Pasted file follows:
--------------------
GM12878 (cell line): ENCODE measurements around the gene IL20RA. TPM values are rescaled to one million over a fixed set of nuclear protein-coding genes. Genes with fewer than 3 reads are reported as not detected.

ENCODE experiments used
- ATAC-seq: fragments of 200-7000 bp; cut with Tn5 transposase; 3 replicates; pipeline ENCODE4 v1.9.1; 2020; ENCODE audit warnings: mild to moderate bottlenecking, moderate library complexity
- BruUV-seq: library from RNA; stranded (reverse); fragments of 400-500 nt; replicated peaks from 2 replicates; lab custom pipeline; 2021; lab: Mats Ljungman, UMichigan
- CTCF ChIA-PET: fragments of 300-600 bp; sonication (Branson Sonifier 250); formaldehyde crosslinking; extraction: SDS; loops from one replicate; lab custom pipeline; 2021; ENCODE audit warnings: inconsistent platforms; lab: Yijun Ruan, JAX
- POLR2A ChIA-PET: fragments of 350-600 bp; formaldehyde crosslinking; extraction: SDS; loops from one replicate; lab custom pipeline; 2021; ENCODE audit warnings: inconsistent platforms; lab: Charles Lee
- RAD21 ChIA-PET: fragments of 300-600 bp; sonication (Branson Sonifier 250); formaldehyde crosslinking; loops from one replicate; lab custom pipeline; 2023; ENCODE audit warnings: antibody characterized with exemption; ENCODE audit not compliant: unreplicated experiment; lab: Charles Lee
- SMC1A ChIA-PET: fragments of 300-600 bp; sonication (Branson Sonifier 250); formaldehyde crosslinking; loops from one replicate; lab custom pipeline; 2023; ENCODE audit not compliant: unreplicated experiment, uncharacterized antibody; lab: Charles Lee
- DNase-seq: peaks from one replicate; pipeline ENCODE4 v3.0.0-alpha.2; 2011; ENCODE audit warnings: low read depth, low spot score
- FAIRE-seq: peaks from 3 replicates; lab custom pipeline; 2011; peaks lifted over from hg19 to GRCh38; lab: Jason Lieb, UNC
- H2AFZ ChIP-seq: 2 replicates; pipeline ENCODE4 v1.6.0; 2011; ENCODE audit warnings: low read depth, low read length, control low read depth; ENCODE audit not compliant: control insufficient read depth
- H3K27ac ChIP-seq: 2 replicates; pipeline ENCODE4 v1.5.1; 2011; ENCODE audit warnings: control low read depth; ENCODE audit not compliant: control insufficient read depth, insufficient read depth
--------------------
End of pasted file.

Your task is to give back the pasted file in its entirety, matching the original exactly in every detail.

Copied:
GM12878 (cell line): ENCODE measurements around the gene IL20RA. TPM values are rescaled to one million over a fixed set of nuclear protein-coding genes. Genes with fewer than 3 reads are reported as not detected.

ENCODE experiments used
- ATAC-seq: fragments of 200-7000 bp; cut with Tn5 transposase; 3 replicates; pipeline ENCODE4 v1.9.1; 2020; ENCODE audit warnings: mild to moderate bottlenecking, moderate library complexity
- BruUV-seq: library from RNA; stranded (reverse); fragments of 400-500 nt; replicated peaks from 2 replicates; lab custom pipeline; 2021; lab: Mats Ljungman, UMichigan
- CTCF ChIA-PET: fragments of 300-600 bp; sonication (Branson Sonifier 250); formaldehyde crosslinking; extraction: SDS; loops from one replicate; lab custom pipeline; 2021; ENCODE audit warnings: inconsistent platforms; lab: Yijun Ruan, JAX
- POLR2A ChIA-PET: fragments of 350-600 bp; formaldehyde crosslinking; extraction: SDS; loops from one replicate; lab custom pipeline; 2021; ENCODE audit warnings: inconsistent platforms; lab: Charles Lee
- RAD21 ChIA-PET: fragments of 300-600 bp; sonication (Branson Sonifier 250); formaldehyde crosslinking; loops from one replicate; lab custom pipeline; 2023; ENCODE audit warnings: antibody characterized with exemption; ENCODE audit not compliant: unreplicated experiment; lab: Charles Lee
- SMC1A ChIA-PET: fragments of 300-600 bp; sonication (Branson Sonifier 250); formaldehyde crosslinking; loops from one replicate; lab custom pipeline; 2023; ENCODE audit not compliant: unreplicated experiment, uncharacterized antibody; lab: Charles Lee
- DNase-seq: peaks from one replicate; pipeline ENCODE4 v3.0.0-alpha.2; 2011; ENCODE audit warnings: low read depth, low spot score
- FAIRE-seq: peaks from 3 replicates; lab custom pipeline; 2011; peaks lifted over from hg19 to GRCh38; lab: Jason Lieb, UNC
- H2AFZ ChIP-seq: 2 replicates; pipeline ENCODE4 v1.6.0; 2011; ENCODE audit warnings: low read depth, low read length, control low read depth; ENCODE audit not compliant: control insufficient read depth
- H3K27ac ChIP-seq: 2 replicates; pipeline ENCODE4 v1.5.1; 2011; ENCODE audit warnings: control low read depth; ENCODE audit not compliant: control insufficient read depth, insufficient read depth